Androgens, commonly known as male hormones, stimulate prostate cancer cells to grow. Thus, many of the drugs to target that cancer focus on stopping androgen biosynthesis or blocking the androgen receptor. This standard treatment is known as androgen deprivation therapy.
However, patients can develop resistance to this therapy and progress to androgen-independent, or castration-resistant, prostate cancer. This form is challenging to treat, which is one of the reasons prostate cancer is the second-leading cause of cancer deaths in men.
The androgen receptor, or AR, is a cellular protein in prostate tissues that is activated by binding androgen hormones like testosterone. The AR then moves to the cell nucleus to regulate the transcription of a host of genes. In prostate cancer, mutations in the AR can make it able to regulate transcription without the need to bind androgen.
Researchers at the University of Alabama at Birmingham have discovered a new function of the AR in prostate cells -- the AR is imported into and localizes to mitochondria of the cell, where it plays a novel role in regulating multiple mitochondrial processes. Mitochondria, located in the cytosol of the cells, are the powerhouses of the cell. Many mitochondria in each cell work to produce approximately 90 percent of the energy cells need to survive.
The cell's DNA genome is located inside the cell nucleus; but human mitochondria, with 37 genes, and the human nucleus, with 20,000 genes, engage in intricate, yet poorly understood, cross-talk that helps to fine-tune cellular metabolism.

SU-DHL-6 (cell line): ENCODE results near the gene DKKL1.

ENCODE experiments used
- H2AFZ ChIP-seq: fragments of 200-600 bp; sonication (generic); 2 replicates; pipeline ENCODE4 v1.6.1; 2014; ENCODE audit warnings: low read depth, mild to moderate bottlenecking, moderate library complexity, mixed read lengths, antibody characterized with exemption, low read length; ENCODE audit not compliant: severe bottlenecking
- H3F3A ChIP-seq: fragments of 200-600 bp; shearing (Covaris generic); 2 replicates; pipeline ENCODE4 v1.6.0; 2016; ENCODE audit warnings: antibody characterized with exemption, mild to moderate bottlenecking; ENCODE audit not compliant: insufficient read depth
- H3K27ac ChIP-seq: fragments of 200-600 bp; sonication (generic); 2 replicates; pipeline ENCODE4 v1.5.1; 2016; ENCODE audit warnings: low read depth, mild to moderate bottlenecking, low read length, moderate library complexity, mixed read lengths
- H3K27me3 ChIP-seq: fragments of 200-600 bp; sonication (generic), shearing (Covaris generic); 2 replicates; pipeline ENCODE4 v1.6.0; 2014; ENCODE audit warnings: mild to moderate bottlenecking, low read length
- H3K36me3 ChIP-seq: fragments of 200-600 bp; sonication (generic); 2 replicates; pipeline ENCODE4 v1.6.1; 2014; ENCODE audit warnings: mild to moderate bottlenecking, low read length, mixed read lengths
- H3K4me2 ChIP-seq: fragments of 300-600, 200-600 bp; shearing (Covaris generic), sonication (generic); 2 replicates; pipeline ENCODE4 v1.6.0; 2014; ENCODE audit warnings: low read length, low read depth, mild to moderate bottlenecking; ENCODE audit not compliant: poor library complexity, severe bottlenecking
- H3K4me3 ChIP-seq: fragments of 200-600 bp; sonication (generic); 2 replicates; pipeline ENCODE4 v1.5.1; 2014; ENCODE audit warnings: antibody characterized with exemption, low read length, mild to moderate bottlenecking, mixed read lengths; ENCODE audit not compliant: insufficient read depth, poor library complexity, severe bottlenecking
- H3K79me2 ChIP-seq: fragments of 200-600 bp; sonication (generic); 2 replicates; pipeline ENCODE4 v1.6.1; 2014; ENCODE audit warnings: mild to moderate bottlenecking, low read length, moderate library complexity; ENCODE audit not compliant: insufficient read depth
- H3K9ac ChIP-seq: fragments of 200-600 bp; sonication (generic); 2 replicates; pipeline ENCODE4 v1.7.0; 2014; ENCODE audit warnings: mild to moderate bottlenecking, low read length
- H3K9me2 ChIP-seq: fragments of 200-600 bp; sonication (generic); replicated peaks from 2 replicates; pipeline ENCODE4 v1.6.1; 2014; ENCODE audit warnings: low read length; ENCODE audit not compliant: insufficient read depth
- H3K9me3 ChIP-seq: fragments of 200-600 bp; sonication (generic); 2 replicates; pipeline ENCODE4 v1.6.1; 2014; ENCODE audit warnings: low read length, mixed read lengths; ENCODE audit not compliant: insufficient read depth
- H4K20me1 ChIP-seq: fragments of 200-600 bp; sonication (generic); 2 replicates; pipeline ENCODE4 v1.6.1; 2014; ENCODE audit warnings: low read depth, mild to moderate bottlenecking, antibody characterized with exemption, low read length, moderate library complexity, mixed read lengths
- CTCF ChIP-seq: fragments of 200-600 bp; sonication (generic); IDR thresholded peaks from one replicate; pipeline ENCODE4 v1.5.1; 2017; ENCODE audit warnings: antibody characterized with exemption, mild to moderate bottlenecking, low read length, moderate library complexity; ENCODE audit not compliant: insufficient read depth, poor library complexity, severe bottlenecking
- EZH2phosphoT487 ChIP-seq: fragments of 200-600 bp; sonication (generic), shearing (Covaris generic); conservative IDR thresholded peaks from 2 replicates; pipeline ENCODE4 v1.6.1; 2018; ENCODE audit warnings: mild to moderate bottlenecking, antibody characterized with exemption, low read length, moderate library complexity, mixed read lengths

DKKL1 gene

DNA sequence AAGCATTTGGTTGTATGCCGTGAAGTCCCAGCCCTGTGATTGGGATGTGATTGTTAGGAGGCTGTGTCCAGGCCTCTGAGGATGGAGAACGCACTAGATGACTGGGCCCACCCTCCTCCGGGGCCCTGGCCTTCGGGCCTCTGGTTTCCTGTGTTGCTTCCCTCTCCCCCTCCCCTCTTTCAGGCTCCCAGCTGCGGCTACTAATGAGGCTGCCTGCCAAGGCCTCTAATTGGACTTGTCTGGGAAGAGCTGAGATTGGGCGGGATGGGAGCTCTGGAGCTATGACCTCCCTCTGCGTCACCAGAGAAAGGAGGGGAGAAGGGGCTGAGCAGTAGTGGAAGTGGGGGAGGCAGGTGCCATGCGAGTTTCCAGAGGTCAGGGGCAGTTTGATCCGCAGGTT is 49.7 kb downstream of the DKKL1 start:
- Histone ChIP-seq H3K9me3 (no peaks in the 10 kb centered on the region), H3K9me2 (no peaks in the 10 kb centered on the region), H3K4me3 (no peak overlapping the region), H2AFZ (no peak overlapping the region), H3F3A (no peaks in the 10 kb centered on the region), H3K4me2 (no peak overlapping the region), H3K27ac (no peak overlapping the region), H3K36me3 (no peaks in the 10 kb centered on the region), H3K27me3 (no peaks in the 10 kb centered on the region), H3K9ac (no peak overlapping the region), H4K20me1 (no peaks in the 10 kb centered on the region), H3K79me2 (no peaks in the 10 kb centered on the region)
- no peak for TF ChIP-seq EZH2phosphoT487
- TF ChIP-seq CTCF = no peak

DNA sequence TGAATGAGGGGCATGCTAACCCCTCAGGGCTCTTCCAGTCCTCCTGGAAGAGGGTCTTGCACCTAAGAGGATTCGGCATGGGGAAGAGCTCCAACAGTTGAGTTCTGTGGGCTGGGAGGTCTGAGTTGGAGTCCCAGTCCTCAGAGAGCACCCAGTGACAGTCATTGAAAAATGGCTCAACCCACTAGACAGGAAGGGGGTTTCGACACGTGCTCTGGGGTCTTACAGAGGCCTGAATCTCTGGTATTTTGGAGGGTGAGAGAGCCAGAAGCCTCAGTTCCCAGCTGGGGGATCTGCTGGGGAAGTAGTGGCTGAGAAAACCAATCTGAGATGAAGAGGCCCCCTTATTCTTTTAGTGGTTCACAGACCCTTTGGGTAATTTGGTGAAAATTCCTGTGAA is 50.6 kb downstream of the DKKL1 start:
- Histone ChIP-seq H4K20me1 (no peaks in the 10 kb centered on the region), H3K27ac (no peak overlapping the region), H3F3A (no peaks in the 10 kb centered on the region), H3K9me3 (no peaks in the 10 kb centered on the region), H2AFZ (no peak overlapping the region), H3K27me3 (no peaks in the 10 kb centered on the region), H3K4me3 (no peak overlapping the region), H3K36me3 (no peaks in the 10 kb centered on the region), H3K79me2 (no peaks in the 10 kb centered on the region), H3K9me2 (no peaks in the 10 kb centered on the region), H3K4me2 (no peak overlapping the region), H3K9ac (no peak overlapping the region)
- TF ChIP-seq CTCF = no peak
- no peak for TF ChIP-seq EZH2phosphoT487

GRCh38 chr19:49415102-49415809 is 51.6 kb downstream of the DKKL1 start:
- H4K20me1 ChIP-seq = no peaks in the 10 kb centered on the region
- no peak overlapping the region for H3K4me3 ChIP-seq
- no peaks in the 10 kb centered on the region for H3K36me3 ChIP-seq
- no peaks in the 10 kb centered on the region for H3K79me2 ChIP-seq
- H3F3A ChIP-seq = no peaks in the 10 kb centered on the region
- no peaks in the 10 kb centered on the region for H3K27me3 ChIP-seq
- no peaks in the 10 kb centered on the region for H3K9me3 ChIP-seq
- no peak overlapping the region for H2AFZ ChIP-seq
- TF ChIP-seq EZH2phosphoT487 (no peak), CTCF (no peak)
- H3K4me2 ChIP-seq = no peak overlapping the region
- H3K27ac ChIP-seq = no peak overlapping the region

The UAB study, led by Keshav K. Singh, Ph.D., professor of genetics in the UAB School of Medicine and a senior scientist in the O'Neal Comprehensive Cancer Center at UAB, provides a new element of mito-nuclear cross-talk that may be interesting because several studies have linked AR and mitochondria independently to prostate cancer risk, aggressiveness and outcome.
In detail, Singh and colleagues found that the AR localized to mitochondria in prostate tissues, and prostate cell lines, and it could be imported into mitochondria in vitro. Import of AR was dependent on a 36-amino-acid-long mitochondrial localization sequence that his team found on the AR; deletion of that sequence abolished import.
Using cell constructs that either knocked down or expressed AR, the researchers saw an inverse relationship between AR expression and mitochondrial DNA content and the amounts of a mitochondrial transcription factor called TFAM, which regulates mitochondrial DNA content.
Expression of AR reduced the expression of oxidative phosphorylation subunits, destabilized oxidative phosphorylation supercomplexes and reduced oxidative phosphorylation enzymatic activities. Moreover, mitochondrial impairment induced AR expression and increased its translocation into mitochondria.